Net Neutrality Is Gone. How Could That Affect You?

Demonstrator protesting net neutrality rules being overturned
Demonstrators turned out in Washington, D.C., on Dec. 14 to protest the FCC's decision to overturn net neutrality. Chip Somodevilla/Getty Images

On Dec. 14, 2017, the United States Federal Communications Commission (FCC) voted 3-2 to overturn the net neutrality rules established under President Barack Obama's administration. But what exactly does that mean?


What Is Net Neutrality?

The basic concept of net neutrality is that everyone should be able to access the same content on the internet regardless of the device or internet service provider (ISP) they use. Also, the experience of accessing that content should be the same for everyone.

Let's say you subscribe to ISP A, and I subscribe to ISP B. We each have a different internet service provider. Under the concept of net neutrality, we should each be able to access the same websites and services equally. This should be the case even if you're getting on the web using a computer and I'm using a tablet (or any other web-enabled device).


Why Are People Passionate About Protecting Net Neutrality?

If ISPs don't adhere to net neutrality, they could drastically affect how we access information on the web. Here are a few scenarios.

You pop on the web to check your favorite news source. But ISP A has its own news source it would much prefer you to visit because it can make money off advertising on its own news page. So ISP A blocks your access to the news source you would prefer to use. That's an extreme case, but there are other possible scenarios. For example, ISP A might put up a paywall — you can access the news source but only if you pay a monthly fee. Or ISP A could throttle traffic to and from the news source so that accessing the page is frustratingly slow, discouraging you from using a competing news service.


Without net neutrality, ISPs also could start charging companies for what amounts to fast lanes on the internet. Arguably, these "fast lanes" already exist for biggies like Google, Facebook and Netflix, as a Wired article points out. However, companies without such fast lanes could find themselves forced to pay ISPs, so that customers aren't frustrated by long buffering sequences before, say, a video will begin to play. While larger companies might be able to weather that kind of environment, smaller startups could find themselves priced out of the market entirely.


What's the Argument Against Net Neutrality?

Frequently, the argument boils down to "regulation is bad." It's not that net neutrality itself is at fault but rather the rules themselves are the problem. Several critics, including the three Republican members of the FCC, say that ISPs should still have a vested interest in maintaining the rules of net neutrality because it's a free market. If one ISP acts in a way contrary to the concept of net neutrality, one of its competitors could sweep in and offer a fairer service. Customers would flee from the first ISP and flock to the second. Net neutrality would still be in place without the need for regulations and government oversight.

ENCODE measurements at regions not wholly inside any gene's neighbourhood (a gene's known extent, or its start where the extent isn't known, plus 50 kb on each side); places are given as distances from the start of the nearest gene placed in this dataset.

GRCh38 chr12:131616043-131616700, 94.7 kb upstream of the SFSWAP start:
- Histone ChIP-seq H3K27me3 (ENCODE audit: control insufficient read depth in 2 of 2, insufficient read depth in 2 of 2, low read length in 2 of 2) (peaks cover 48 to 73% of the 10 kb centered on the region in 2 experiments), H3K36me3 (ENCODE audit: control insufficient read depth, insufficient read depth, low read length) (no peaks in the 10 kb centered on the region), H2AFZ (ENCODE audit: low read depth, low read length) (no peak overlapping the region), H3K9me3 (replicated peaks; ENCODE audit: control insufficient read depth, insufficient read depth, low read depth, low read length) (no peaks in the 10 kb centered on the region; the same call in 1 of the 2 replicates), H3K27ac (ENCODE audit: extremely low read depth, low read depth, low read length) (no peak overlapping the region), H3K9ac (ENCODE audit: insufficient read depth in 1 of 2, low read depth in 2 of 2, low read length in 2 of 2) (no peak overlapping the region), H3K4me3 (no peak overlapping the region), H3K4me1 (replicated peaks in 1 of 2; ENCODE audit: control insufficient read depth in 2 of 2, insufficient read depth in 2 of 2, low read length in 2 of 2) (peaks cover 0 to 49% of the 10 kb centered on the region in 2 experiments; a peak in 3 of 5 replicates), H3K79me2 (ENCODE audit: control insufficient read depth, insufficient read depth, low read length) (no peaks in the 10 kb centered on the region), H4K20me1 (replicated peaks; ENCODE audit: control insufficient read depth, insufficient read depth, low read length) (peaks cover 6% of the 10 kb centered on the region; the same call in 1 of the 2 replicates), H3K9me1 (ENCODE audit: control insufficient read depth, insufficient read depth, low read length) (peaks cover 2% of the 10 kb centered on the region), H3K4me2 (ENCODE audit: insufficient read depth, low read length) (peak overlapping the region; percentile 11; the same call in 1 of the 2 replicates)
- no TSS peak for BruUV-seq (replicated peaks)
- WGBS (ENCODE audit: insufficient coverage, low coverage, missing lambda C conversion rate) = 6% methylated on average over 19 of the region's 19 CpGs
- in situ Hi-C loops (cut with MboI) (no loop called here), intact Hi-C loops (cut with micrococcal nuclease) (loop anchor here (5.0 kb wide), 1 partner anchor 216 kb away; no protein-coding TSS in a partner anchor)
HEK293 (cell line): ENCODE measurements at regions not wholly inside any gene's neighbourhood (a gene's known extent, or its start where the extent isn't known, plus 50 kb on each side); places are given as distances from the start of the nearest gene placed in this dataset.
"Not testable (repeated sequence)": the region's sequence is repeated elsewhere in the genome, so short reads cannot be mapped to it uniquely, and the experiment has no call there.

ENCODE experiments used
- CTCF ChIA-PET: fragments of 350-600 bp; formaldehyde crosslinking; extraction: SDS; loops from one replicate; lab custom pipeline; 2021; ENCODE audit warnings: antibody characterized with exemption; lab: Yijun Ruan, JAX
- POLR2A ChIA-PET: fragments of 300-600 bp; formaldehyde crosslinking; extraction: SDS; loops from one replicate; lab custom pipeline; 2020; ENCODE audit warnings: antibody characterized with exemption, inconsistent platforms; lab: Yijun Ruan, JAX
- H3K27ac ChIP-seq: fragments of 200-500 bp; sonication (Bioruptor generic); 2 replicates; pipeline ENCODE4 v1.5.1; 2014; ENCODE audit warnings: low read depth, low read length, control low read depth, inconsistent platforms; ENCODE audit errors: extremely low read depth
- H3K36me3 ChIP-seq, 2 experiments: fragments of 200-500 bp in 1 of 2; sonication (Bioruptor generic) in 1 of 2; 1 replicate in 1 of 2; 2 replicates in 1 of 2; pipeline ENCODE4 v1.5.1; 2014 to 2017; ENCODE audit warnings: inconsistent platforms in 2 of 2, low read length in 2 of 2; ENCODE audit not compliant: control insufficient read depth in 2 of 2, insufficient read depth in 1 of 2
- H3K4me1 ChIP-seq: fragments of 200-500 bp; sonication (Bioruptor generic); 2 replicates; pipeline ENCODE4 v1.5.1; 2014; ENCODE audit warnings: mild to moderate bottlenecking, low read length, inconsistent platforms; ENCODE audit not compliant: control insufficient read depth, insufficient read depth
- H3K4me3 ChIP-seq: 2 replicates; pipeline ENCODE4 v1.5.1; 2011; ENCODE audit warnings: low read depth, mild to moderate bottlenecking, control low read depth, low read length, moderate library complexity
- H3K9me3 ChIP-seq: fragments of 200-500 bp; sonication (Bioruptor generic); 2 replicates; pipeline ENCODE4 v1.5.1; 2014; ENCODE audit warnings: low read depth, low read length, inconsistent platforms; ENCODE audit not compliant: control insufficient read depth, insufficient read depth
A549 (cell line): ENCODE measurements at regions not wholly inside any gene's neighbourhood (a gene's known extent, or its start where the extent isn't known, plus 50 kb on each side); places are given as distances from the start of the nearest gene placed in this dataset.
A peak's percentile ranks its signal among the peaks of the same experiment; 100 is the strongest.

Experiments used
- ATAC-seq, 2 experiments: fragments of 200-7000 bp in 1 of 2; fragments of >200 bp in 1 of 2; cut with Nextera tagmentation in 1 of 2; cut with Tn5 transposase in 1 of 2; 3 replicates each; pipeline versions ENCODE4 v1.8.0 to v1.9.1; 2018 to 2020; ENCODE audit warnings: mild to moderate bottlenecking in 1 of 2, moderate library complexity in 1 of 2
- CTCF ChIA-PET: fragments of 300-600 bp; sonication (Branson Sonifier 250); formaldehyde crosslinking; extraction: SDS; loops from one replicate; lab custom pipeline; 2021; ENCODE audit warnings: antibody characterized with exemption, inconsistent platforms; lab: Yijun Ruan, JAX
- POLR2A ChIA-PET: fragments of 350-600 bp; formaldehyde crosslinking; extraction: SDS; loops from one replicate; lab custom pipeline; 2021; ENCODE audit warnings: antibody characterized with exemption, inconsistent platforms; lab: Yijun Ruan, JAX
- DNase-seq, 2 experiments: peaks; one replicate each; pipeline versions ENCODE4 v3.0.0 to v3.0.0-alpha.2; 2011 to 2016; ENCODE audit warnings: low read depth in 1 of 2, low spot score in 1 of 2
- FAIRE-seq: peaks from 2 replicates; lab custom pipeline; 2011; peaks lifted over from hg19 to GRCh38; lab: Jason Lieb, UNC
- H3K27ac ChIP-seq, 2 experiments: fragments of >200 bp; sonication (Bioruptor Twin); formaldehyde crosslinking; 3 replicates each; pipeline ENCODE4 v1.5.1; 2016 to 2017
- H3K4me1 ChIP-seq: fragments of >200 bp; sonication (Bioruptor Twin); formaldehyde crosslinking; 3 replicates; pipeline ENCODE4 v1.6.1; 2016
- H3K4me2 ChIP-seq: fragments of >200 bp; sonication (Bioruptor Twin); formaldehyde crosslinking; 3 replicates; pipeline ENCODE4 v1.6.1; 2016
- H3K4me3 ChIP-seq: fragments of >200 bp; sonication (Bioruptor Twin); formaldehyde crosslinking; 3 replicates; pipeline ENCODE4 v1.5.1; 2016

What's the Counterargument?

Essentially, the counterargument says that the free market approach is unrealistic. A major problem in the United States is that in many regions there is little to no competition among ISPs, particularly as you start to look at the higher broadband services.

In 2015, the FCC redefined broadband speed as requiring a minimum of 25 megabits per second (formerly it was 4 megabits per second). According to that definition, the FCC's most recent Internet Access Services report states that 66 percent of all residences with access to broadband download speeds have two or fewer choices in internet service providers. Twenty-one percent have no access at all. If you go up to 100 megabits per second, it's even worse. Forty-seven percent of homes with such access have two or fewer choices, and a full 51 percent don't have any providers at that rate.


If there is no competition among ISPs, argue net neutrality advocates, then there is no incentive to keep ISPs from discarding the concept of net neutrality. Customers have nowhere else to turn to and will be forced to subscribe to an ISP with predatory policies. The ISP industry then effectively becomes a series of regional monopolies.

What Did the FCC Overturn?

In 2015, the previous FCC board voted to classify internet service providers as a public utility. This put ISPs under a category of services that the FCC has authority to govern. The FCC overturned that decision, potentially giving ISPs much more freedom to operate without regulations. The only part of the law that remains is that ISPs must disclose if they do block and slow traffic or if they offer paid priority services.


What Happens Next?

The new law came into effect on Monday June 11. Several organizations are in the process of filing lawsuits challenging the decision. And some states, like California and Maryland are considering legislation that would enforce net neutrality within their borders. Some, like Washington, have already made this state law.